Resilient School Design and Lessons Learned from COVID-19
By Clarke Forrest
When schools shut down in response to the COVID-19 pandemic, society became acutely aware of the significant roles our educational system fulfills. Above and beyond an education, schools provide meals to families struggling with food security and supervision that enables parents to go to work. Redesigning our approach to schools so they can effectively serve our communities is essential to thriving in the new normal. Districts are scrambling to create back-to-school plans to keep students and teachers safe and still foster a learning environment. While specifics vary from district to district, even from school to school, based on unique needs and circumstances, most involve some combination of virtual learning and on campus time options.
Most immediate solutions must adapt process and behavior around existing facilities: staggered start times, staggered recess and passing periods, spacing out desks, limiting bathroom capacities, designating floors or buildings to specific student groups, adding filters to HVAC systems, mask wearing, frequent handwashing, and keeping the same group of students and teacher together through-out the day. These measures address both hygiene and allows for the isolation and quarantine of a specific group should a student or teacher become infected.
While weathering the current state of affairs by implementing these measures can mitigate the spread, it does rely heavily on teachers, aids, administration and students’ cognizance of their behaviors, such as frequent handwashing and wearing masks, especially in light of July 9 statements by the World Health Organization that current evidence suggests the virus is airborne, capable of spreading through aerosol and not specifically through droplets. In acknowledgement of the limitations of social distance requirements and existing facilities, the educational system is adjusting how they measure instruction. For instance, the state of California recently lowered the number of seat hours requirements, a metric based on how many in-person/in-class instructional hours a student must have in a given academic year.
Immediate responses to keep students and staff safe seem to be more of an exercise in organization but evaluating how current school design is falling short in the face of a pandemic provides an opportunity to innovate new school designs that will be more resilient in the future. Though many of these ideas have existed in architecture for literally thousands of years, the introduction and our subsequent reliance upon mechanical systems alongside theories that eliminating distractions from nature and natural light would help students focus resulted in their abandonment.
We must assume that for now, we’ll still have to comply with established district standards. While we cannot anticipate with any degree of certainty whether classroom size will increase or decrease, there are elements that can be reintroduced into school design immediately to facilitate healthier school environments. For one, multiple hand washing stations in each classroom makes it easier to keep hands clean, wash masks, and generally practice good hygiene. Making all restrooms single occupancy makes them easier to keep clean and addresses social issues that we are becoming more conscious of.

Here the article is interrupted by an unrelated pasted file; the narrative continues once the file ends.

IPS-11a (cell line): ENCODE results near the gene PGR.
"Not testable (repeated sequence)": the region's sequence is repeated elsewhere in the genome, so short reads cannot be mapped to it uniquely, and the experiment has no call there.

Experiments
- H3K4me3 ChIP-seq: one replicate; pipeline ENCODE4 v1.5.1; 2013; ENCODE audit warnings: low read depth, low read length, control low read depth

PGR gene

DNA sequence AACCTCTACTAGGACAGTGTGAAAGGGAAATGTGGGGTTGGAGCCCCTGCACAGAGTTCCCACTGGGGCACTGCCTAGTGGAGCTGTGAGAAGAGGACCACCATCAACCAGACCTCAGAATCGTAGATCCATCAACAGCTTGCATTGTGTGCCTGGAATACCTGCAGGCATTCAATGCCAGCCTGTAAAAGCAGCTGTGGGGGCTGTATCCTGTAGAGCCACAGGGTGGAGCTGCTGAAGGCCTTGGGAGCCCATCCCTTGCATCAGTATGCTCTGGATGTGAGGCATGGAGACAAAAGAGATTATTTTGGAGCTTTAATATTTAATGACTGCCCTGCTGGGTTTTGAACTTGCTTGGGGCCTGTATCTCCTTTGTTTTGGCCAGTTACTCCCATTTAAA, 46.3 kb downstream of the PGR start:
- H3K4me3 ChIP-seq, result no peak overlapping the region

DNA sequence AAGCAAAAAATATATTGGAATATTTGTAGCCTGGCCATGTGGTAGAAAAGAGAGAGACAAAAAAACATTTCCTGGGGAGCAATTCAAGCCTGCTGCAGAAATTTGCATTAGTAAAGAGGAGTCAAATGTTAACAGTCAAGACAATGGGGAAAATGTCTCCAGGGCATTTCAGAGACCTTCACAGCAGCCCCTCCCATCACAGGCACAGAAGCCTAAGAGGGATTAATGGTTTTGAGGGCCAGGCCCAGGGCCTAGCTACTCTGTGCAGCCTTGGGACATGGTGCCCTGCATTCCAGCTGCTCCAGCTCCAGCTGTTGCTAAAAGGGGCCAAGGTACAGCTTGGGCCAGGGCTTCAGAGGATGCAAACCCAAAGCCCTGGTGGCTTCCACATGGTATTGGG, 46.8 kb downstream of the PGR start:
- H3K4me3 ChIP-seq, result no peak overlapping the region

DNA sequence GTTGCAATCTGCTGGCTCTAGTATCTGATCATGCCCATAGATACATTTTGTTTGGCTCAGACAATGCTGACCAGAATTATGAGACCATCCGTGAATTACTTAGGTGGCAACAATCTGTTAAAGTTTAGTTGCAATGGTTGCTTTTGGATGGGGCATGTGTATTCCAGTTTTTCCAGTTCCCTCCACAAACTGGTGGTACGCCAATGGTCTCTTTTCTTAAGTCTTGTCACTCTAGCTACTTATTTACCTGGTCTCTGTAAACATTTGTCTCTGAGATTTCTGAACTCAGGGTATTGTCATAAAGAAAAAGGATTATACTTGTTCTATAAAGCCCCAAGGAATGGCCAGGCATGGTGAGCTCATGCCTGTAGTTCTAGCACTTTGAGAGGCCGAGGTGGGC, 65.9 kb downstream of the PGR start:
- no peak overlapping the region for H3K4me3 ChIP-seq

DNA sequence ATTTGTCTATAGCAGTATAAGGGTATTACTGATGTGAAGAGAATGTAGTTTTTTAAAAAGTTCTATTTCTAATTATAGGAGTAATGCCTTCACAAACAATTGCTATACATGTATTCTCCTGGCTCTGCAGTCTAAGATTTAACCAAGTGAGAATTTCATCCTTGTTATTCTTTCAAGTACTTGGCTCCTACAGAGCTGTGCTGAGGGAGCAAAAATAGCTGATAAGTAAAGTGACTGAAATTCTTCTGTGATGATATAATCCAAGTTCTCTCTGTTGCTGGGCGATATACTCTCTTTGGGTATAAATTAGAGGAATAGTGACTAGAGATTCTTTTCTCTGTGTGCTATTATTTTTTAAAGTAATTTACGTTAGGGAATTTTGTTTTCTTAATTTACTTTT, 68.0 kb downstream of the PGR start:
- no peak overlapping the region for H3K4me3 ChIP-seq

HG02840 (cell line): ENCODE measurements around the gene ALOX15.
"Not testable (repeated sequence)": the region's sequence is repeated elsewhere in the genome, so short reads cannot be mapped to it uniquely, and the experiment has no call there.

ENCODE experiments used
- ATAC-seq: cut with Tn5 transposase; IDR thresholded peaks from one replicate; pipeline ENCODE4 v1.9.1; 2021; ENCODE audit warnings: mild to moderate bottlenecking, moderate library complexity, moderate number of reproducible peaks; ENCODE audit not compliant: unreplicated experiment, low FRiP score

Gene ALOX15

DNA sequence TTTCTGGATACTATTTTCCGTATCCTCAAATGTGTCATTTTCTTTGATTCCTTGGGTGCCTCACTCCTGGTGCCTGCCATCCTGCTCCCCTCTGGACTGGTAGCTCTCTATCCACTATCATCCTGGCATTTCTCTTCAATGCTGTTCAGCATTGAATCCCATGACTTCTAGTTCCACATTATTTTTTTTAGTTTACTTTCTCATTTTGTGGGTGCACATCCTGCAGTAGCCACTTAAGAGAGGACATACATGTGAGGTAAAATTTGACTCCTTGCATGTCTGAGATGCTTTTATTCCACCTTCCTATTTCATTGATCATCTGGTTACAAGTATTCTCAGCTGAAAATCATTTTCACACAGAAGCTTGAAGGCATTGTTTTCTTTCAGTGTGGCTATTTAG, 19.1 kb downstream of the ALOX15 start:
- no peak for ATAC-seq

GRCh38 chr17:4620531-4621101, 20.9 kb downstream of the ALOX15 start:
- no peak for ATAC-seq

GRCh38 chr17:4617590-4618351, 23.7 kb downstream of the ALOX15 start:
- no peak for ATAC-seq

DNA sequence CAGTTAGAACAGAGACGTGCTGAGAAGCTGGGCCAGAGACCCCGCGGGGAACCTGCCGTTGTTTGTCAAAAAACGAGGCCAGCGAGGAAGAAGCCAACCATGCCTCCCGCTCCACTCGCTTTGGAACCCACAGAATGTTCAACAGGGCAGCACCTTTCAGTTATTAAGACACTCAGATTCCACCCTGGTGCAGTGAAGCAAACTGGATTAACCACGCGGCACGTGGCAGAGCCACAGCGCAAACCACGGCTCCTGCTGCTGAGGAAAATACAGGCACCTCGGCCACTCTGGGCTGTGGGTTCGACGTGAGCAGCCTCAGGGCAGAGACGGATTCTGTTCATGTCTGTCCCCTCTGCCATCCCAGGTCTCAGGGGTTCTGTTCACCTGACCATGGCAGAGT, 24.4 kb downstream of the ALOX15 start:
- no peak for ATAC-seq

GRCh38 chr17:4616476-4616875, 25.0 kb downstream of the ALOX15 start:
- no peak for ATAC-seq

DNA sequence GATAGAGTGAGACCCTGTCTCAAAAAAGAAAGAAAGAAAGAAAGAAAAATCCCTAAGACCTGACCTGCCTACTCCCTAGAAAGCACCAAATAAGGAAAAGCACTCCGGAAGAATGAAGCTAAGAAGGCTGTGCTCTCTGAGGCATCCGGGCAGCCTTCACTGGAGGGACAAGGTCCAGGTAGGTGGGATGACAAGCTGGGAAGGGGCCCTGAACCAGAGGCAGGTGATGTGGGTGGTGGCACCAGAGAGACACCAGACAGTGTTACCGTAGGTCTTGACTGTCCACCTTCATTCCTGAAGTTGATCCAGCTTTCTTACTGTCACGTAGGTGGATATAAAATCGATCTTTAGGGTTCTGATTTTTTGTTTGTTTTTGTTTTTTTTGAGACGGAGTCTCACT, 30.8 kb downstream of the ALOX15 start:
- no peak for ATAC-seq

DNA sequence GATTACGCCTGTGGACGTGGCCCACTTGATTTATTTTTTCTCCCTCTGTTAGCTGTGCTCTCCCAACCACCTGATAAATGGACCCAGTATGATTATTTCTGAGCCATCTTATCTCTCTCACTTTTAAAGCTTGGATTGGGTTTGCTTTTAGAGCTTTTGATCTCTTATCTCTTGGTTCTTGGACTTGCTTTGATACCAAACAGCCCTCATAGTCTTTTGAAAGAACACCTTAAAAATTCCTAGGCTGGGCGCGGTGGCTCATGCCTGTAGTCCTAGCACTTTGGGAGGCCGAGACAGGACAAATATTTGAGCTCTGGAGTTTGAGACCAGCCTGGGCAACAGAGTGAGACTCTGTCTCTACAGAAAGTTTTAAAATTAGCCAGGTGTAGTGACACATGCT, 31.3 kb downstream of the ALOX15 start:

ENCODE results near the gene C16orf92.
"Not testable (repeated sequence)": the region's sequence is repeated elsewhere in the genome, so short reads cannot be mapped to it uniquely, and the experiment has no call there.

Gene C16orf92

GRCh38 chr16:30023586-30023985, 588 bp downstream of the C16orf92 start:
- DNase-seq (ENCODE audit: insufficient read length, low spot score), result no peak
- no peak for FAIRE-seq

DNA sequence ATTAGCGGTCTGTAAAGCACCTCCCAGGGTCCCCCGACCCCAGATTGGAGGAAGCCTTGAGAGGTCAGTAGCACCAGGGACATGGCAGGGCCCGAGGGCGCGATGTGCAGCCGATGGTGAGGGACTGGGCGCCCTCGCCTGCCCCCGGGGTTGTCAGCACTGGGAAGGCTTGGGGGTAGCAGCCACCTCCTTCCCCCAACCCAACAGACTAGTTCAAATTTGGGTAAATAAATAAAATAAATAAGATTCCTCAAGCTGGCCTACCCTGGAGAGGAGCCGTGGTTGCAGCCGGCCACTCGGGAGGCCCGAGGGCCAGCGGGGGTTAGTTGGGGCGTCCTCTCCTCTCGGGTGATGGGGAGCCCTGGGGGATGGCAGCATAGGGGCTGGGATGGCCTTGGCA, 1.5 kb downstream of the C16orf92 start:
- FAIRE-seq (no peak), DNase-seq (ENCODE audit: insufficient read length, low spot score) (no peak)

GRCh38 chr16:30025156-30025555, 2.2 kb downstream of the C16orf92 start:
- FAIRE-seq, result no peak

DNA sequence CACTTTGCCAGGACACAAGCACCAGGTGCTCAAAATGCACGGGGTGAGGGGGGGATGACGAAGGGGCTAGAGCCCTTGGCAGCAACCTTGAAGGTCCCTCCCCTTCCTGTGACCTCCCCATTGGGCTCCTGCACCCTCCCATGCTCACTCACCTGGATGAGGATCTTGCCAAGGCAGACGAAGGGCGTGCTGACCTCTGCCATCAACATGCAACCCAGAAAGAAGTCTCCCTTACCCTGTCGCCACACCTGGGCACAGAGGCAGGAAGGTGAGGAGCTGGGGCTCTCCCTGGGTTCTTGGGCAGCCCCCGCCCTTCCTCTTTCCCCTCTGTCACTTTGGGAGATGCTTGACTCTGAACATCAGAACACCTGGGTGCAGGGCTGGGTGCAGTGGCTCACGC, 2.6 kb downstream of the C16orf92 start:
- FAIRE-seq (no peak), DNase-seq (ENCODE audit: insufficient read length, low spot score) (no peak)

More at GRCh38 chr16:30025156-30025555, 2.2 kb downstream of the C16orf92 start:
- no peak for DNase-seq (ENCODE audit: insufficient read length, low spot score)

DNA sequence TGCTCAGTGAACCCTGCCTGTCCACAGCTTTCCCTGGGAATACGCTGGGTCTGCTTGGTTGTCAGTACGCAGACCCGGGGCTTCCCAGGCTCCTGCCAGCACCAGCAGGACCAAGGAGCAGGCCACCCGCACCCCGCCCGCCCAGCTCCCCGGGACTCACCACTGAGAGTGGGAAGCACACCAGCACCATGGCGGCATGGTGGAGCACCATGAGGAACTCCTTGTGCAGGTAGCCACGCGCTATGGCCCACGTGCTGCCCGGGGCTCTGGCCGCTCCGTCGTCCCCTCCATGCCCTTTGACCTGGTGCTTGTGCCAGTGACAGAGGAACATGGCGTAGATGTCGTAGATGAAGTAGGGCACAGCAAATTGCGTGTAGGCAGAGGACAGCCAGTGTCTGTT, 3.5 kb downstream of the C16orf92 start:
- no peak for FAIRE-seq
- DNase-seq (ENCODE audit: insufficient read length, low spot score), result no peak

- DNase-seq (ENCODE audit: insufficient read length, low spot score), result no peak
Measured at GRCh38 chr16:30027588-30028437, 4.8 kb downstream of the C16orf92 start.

In addition to addressing these obvious sanitation issues, in more temperate climates, designing spaces with operable windows to promote natural ventilation through a stack affect: low windows or vents, typically on the south facing wall of a classroom if possible, and high awning windows on the north side of the room allows hot air to move out through the high windows while drawing cool air in through the lower windows. In addition to increased natural air circulation, this allows for the opportunity to increase the amount of available natural light and a view to exterior spaces, which have been proven to increase information uptake and concentration in students.
In recent years, it has become more accepted that there is no “right way” to learn. As a result, teachers have embraced alternative classroom layouts and seating, allowing students to find what works for them. Not only has this approach yielded unquestionably strong positive response from the students and enhanced academic performance, it is easier to reorganize these classroom spaces into socially distanced arrangements.
Going a step further, taking classrooms outside where possible or even using roll up doors that allow for a blurred boundary between indoor and outdoor space increases the natural ventilation that limits the spread of airborne disease and fosters a positive learning environment. This could mean longer overhangs that shade the classrooms and can shelter students from inclement weather if it otherwise allows for outside learning. This could also mean classrooms opening into a courtyard that doubles as a larger outdoor multipurpose space.
Creative, flexible spaces, which are more adaptable to approaches both towards teaching and student learning styles, allow teachers and administrators to quickly pivot between close person-to-person interaction and socially distanced arrangements when we’re faced with another event that requires us to do so.
With 14 years of experience as a designer and project manager on educational projects, Clarke Forrest of Dahlin Group Architecture Planning brings a multi-skilled and fine-tuned approach to all facets of educational architecture.